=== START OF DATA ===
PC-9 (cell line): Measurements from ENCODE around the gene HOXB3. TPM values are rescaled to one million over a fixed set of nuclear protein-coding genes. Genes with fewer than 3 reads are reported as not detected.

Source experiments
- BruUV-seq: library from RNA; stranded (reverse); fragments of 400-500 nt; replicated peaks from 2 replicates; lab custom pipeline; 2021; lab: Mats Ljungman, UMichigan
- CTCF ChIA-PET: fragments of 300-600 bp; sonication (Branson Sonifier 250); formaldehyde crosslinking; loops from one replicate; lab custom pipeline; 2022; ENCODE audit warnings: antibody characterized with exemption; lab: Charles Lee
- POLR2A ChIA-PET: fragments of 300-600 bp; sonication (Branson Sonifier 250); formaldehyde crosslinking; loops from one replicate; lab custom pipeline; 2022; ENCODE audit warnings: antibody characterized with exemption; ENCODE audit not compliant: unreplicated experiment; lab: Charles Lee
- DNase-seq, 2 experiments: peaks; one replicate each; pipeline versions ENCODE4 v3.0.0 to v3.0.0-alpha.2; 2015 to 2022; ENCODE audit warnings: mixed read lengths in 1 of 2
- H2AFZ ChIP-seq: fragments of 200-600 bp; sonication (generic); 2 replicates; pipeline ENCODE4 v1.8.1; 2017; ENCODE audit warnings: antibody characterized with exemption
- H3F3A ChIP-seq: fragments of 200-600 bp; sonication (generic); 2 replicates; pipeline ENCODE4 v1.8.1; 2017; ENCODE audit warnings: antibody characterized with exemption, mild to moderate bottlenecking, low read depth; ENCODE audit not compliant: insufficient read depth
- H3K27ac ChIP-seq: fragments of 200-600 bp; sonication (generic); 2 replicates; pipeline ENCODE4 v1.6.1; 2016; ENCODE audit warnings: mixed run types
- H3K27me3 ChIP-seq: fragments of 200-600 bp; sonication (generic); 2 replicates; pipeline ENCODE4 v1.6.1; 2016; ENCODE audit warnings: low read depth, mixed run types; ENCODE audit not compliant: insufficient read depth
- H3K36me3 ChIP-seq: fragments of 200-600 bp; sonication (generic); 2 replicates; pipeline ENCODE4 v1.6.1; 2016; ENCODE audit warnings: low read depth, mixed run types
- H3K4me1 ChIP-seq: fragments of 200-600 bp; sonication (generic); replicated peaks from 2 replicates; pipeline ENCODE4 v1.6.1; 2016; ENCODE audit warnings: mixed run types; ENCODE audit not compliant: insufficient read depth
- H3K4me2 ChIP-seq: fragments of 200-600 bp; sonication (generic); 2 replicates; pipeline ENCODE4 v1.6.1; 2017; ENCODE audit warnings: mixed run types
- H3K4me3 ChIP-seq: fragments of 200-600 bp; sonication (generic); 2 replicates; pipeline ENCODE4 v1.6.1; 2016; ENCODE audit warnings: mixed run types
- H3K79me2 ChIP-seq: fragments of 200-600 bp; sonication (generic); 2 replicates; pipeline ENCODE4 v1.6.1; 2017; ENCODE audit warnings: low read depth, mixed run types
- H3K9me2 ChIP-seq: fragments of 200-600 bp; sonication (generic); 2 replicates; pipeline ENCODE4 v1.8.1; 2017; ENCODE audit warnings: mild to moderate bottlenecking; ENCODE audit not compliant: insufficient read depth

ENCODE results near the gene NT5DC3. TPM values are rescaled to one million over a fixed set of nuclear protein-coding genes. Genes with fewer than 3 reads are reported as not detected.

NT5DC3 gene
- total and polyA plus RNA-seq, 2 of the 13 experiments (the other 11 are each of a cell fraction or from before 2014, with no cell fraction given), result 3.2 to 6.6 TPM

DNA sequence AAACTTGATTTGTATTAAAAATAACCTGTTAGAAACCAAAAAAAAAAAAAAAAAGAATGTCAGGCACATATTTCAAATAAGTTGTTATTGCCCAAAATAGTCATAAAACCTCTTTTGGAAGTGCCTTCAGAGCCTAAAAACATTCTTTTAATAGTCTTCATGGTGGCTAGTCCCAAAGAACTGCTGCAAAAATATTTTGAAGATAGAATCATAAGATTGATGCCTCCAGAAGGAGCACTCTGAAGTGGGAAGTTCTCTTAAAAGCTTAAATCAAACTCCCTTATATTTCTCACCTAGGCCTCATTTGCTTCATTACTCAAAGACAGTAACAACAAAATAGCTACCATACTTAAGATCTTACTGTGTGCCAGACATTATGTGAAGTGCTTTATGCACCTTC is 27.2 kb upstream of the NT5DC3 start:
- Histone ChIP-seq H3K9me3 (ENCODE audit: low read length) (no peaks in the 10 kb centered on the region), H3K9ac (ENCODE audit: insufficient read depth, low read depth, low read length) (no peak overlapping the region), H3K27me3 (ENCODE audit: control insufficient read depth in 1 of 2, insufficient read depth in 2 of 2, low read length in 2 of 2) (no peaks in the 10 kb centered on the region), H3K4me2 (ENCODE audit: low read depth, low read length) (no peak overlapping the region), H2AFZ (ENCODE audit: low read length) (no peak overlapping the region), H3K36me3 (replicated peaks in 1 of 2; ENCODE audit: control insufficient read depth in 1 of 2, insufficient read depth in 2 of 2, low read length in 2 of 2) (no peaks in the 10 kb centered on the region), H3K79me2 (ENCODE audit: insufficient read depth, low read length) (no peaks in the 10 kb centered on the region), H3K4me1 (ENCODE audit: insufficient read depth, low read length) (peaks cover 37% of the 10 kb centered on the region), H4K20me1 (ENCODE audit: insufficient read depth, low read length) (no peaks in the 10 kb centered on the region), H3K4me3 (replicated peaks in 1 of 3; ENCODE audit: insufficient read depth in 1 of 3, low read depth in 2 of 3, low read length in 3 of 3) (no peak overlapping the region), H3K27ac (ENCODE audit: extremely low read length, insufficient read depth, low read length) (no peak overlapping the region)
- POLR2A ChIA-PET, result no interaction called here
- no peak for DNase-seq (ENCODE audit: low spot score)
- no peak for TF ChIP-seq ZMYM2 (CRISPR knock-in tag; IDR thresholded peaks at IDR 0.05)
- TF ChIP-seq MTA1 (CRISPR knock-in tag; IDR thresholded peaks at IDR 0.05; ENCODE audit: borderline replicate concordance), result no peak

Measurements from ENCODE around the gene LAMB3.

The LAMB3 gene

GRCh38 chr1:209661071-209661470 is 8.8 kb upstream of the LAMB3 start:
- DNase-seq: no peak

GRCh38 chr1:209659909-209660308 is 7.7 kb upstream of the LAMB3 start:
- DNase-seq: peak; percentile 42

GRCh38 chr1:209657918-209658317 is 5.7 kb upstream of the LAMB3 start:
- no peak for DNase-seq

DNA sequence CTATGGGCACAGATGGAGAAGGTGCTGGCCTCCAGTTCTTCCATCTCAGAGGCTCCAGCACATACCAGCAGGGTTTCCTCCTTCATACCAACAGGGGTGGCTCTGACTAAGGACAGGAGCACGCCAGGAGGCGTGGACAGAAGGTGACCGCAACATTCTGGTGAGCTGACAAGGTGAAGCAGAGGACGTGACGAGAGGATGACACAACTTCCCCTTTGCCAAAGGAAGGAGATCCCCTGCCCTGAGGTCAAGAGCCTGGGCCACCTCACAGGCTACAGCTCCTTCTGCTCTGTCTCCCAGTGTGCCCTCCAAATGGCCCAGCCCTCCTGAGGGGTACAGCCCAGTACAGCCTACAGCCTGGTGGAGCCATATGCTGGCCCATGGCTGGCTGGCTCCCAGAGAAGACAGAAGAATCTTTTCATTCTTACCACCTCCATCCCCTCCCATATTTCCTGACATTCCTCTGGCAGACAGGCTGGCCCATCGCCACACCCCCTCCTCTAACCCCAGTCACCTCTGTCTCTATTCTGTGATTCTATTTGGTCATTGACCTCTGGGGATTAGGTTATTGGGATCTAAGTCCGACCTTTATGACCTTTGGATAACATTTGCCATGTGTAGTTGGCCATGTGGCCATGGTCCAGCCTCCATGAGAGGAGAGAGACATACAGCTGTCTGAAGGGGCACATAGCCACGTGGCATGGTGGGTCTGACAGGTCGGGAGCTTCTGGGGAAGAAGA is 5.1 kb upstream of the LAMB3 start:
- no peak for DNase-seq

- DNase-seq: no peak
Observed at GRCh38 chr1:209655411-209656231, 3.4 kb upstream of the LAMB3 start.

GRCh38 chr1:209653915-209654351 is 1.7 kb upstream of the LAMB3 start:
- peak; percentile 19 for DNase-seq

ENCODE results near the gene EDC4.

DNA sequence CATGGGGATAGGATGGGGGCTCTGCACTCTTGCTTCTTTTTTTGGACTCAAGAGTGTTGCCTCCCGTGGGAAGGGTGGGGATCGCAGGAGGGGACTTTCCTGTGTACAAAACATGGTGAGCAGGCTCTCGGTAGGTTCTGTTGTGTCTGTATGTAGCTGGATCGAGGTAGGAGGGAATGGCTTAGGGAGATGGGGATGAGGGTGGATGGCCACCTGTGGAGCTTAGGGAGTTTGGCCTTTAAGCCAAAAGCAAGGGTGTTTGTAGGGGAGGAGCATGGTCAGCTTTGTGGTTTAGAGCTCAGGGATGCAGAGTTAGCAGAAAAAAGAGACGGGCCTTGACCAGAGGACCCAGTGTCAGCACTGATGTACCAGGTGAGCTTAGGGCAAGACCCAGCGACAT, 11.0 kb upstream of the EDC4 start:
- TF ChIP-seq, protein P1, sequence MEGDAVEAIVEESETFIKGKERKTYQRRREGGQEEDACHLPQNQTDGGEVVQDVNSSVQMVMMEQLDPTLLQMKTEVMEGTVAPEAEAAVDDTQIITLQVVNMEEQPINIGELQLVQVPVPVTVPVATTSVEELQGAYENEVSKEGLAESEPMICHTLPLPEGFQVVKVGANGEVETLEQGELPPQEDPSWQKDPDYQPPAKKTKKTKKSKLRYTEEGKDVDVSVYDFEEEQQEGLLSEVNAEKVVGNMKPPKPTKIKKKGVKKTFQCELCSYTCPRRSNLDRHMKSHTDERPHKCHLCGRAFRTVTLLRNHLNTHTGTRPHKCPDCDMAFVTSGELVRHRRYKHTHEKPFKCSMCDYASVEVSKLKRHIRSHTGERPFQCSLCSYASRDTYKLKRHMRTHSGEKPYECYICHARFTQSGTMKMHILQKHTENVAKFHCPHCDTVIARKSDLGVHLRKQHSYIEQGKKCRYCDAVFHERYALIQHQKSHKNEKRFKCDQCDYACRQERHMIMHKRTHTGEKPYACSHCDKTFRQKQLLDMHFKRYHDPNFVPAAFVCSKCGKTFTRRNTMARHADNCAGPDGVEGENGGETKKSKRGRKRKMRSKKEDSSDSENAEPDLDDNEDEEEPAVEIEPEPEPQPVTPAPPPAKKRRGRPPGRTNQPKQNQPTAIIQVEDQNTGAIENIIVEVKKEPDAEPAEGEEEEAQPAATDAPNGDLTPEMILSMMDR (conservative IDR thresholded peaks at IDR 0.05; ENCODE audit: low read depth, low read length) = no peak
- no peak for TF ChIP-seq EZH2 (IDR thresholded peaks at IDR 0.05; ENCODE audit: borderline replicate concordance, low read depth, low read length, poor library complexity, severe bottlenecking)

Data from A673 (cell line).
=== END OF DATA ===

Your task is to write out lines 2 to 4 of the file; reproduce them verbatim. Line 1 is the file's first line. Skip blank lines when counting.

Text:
Source experiments
- BruUV-seq: library from RNA; stranded (reverse); fragments of 400-500 nt; replicated peaks from 2 replicates; lab custom pipeline; 2021; lab: Mats Ljungman, UMichigan
- CTCF ChIA-PET: fragments of 300-600 bp; sonication (Branson Sonifier 250); formaldehyde crosslinking; loops from one replicate; lab custom pipeline; 2022; ENCODE audit warnings: antibody characterized with exemption; lab: Charles Lee